As the orca whale J35 continues a sixth day of mourning for her lost calf, researchers fear a second member of the southern-resident clan is wasting away and could die.

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SAN JUAN ISLANDS — She carries it delicately, carefully, by the fin, or on her head, so as not to make a mark on the tiny body of her calf that lived only half an hour.

J35, a mother orca in the southern-resident clan, was being closely followed as she swam by all the members of her family Sunday, as she continued her mourning ritual for a sixth straight day, swimming more than 40 miles south from Canadian waters overnight Saturday to the west side of San Juan Island on Sunday.

UPDATE: Grieving mother orca falling behind family as she carries dead calf for a seventh day

She and her family are constantly on the move — and usually a sight that brings joy wherever they go.

But not this summer. As J35’s family moves through the water they are a like a funeral procession, the mother with her deceased calf balanced on her head, and family following closely with her.

An orca mother grieves


Day 10: NOAA plans ‘outside the box’ response to save J pod orca

Day 9: A mother orca’s dead calf and the grief felt around the world

Day 8: After long search, researchers find orca still clinging to her dead calf

Day 7: Grieving mother orca falling behind family

Day 6: Orca whale continued grieving ritual for a sixth day

Day 5: Orca mother continues to carry dead calf as family stays close by

Day 4: ‘We won’t give up as long as she doesn’t’

Day 3: For 3rd day, grieving orca carries dead calf in water

Day 2: Orca whale continues to carry her dead calf into a second day

Day 1: Southern-resident killer whales lose newborn calf


Listen | Seattle Times whale tracker Lynda Mapes on grieving orca

Whether she is eating is not known; her family snagged a salmon Sunday afternoon and were sharing it, though it was impossible to tell from a distance who got a piece.

And even as the mother whale’s grief is displayed day after day, researchers are worried about another family member, J-50, they fear will be next.

Researchers are arriving this week to film both whales with a drone. With J-50, a youngster at the age of 4, the goal is to compare her body condition with earlier sightings.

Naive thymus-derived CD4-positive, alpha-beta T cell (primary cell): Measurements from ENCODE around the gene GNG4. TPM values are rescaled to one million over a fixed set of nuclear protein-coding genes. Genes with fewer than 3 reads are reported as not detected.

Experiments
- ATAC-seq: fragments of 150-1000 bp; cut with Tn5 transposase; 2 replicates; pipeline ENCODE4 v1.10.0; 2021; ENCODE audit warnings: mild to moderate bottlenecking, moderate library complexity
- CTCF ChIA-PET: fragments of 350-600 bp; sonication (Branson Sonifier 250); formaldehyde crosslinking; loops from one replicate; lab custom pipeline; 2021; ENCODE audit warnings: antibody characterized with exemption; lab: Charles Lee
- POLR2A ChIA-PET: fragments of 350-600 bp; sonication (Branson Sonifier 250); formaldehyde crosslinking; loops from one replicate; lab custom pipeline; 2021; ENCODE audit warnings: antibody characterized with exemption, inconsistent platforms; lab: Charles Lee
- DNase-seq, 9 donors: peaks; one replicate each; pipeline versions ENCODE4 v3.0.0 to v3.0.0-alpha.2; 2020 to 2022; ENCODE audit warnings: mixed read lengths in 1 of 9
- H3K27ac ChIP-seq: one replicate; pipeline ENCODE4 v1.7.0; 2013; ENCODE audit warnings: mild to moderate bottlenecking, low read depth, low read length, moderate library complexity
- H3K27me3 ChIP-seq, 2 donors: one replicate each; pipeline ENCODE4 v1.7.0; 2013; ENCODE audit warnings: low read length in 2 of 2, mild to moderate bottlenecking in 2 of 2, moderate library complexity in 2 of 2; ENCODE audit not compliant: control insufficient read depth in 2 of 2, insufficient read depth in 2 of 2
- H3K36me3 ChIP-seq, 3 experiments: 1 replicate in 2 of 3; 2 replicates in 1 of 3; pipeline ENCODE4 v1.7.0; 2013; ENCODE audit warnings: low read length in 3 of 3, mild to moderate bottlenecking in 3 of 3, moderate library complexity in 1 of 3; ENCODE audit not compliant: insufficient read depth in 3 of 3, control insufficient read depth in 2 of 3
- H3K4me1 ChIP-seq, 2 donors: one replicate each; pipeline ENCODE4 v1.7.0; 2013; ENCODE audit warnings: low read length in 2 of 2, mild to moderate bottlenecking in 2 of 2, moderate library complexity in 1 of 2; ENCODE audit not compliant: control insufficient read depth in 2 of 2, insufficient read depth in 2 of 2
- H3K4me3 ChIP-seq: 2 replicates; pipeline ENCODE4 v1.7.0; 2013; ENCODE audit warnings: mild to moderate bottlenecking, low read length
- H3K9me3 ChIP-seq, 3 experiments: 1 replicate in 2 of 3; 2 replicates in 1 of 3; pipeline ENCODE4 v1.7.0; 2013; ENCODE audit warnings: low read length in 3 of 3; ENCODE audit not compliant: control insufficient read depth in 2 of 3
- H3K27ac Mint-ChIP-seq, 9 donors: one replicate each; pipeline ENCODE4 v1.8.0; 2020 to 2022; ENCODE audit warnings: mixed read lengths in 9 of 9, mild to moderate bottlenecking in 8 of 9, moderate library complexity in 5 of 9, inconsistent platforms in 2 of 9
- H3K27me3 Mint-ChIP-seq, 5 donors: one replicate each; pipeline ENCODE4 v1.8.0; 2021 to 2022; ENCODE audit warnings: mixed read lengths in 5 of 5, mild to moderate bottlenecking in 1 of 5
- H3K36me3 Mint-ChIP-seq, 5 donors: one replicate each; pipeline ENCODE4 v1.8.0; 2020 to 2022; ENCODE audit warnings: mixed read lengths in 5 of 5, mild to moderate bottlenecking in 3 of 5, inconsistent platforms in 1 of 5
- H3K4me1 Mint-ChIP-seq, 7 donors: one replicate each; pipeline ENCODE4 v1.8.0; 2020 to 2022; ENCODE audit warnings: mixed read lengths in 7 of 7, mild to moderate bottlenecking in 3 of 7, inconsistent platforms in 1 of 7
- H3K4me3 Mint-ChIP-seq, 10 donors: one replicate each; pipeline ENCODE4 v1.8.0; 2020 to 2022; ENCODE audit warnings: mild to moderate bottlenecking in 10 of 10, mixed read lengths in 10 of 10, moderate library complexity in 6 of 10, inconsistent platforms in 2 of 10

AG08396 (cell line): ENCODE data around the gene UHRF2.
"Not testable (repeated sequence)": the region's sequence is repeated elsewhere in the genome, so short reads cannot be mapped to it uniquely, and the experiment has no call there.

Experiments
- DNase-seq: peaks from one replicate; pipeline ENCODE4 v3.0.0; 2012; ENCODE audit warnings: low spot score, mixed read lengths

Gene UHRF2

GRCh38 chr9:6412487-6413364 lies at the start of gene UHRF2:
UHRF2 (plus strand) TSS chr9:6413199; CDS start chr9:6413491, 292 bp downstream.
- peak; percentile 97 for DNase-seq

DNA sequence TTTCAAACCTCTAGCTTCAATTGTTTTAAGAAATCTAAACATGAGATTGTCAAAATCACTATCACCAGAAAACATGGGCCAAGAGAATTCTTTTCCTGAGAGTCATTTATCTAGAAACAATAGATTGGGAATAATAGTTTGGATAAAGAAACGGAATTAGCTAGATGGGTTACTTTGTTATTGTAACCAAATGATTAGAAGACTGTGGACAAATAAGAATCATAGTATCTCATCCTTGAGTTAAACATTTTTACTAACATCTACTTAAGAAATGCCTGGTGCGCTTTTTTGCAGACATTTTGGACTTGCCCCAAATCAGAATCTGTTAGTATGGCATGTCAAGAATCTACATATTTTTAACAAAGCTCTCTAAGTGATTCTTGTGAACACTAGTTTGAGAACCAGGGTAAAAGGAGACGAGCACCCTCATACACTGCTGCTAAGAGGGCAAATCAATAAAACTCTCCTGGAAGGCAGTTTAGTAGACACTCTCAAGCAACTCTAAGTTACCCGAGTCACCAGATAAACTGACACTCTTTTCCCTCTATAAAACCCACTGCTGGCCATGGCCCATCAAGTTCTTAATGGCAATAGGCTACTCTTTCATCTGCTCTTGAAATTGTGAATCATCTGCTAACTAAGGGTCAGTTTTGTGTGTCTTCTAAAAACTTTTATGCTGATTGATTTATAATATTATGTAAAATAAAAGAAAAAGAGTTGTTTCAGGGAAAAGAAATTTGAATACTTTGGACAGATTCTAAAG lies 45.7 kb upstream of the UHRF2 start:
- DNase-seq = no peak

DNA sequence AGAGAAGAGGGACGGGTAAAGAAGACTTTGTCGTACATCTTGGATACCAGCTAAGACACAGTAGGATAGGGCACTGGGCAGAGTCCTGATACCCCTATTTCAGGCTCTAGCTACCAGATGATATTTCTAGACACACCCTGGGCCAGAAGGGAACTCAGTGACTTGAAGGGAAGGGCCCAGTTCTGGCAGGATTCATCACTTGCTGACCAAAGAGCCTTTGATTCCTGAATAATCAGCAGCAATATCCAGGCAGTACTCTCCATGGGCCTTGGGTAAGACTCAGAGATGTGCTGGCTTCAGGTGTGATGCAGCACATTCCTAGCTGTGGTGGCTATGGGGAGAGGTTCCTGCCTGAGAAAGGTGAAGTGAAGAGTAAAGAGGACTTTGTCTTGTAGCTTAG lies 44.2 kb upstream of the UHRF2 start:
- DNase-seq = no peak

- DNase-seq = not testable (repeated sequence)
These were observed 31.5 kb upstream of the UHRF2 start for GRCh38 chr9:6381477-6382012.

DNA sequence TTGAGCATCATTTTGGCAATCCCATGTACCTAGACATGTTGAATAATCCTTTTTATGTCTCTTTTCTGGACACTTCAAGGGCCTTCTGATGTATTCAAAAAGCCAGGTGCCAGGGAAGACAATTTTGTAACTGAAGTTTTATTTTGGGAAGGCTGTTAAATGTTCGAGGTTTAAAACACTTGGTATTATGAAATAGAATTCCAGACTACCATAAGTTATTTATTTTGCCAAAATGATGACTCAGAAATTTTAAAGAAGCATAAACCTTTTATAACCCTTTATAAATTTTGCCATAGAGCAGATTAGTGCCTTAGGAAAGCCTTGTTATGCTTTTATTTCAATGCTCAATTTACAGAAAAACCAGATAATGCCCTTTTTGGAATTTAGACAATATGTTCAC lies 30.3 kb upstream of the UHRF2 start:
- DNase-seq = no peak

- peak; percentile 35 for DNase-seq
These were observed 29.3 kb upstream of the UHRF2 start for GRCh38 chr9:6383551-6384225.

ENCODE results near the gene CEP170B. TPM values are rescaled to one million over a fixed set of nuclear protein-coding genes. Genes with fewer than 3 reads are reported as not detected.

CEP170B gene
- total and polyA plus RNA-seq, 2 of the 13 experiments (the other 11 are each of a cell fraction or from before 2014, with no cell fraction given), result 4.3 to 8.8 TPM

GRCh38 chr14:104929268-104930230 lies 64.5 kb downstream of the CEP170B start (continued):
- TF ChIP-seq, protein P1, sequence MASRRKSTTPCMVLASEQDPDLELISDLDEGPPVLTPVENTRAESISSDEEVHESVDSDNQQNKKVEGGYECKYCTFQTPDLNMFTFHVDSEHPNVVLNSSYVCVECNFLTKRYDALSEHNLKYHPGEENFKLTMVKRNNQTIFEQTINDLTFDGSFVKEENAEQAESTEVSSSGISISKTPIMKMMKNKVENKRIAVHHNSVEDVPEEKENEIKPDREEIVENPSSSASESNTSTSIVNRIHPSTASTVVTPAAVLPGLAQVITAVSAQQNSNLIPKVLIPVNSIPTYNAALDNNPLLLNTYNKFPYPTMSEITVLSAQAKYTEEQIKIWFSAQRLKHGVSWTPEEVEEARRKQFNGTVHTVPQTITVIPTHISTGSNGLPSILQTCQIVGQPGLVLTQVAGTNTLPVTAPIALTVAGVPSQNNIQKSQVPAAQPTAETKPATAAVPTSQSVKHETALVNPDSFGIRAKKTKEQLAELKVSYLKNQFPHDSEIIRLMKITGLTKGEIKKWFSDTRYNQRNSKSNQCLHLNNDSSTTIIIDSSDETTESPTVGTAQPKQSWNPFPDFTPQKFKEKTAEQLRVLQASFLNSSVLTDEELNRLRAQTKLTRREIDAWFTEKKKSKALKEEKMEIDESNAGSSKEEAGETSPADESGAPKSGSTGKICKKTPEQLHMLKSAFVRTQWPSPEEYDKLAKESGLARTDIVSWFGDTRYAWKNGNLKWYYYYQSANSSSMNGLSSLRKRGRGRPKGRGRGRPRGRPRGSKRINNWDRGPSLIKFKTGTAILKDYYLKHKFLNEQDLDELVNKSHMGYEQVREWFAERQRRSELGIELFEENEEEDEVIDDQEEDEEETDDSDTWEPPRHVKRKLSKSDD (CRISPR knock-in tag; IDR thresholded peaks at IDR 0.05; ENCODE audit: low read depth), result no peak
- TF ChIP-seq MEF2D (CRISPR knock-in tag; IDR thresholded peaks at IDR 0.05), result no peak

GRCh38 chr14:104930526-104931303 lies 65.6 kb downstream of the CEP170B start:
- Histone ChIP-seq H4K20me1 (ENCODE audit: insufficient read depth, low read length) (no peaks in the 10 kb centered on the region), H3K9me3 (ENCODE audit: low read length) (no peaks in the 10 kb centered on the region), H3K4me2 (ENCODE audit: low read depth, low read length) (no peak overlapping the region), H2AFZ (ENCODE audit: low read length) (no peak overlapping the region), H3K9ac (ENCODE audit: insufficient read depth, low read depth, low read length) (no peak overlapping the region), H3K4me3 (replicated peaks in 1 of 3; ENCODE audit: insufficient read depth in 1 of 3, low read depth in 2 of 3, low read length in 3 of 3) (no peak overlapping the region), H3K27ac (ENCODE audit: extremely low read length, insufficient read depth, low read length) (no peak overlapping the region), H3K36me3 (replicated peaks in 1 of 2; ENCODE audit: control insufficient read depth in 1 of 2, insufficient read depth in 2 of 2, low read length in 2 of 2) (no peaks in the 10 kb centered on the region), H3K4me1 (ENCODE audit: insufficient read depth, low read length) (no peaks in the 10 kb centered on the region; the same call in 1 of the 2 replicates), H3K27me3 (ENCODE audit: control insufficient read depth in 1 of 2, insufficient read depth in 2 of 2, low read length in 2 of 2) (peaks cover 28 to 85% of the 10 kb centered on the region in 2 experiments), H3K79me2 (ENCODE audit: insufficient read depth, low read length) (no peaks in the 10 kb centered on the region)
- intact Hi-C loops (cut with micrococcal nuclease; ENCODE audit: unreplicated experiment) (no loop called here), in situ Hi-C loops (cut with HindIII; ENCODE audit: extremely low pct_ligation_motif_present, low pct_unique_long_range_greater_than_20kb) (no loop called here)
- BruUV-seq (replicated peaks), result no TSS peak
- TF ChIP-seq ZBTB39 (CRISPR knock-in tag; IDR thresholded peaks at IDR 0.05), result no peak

But others who are with the orca whales nearly every day already know, and fear the worst.

“I don’t see how she can survive,” said Dave Ellifrit of the Center for Whale Research, based in Friday Harbor. “She has classic peanut head,” he said, referring to the hollowed- out shape of her head behind her cranium, where the fat has wasted away, a known sign of emaciation.

“She looks a lot worse, I can see the back of her cranium, it’s pretty pathetic,” Ellifrit said. “You just don’t picture her surviving. We have seen a couple of whales look grim that came back. But they were never this bad.”

Michael Weiss of the University of Essex, working with the Center for Whale Research, also notices how small she is, with just the tiniest of blows. “Just a little puff.”

The summer of sadness unfolding for the southern- resident clan has the region on edge as a governor’s task force debates just what to do. A signature of Washington state as surely as the chinook salmon they depend on, the decline of the southern-resident orca whales is sharply felt.

That is especially vivid as, right alongside the struggling southern residents, so-called transient, or Bigg’s killer whales thrive, growing in population, birthing babies, and looking fat and sleek. Those orcas eat seals — and there are plenty around to fatten on.

The southern residents are fish eaters and in summer primarily want chinook. Their dependence on the dwindling chinook runs of Puget Sound as well as the Fraser and Columbia and Snake rivers is forcing them into a death spiral, with only 75 whales remaining. There has not been a successful pregnancy in the J, K and L pods of southern residents in three years.

The decline of J-50 is hitting those who follow the whales hard because she brought so much hope. In a population with so few breeding females, she represented the future. Until now.

With J50 on a death watch and J35 still displaying her loss in home waters that for thousands of years sustained these whales, the region has reached a crossroads with two signature species — killer whales and chinook salmon.

“I know she is doing this for her own reasons,” Ellifrit said. “But you can’t help see it as a message.”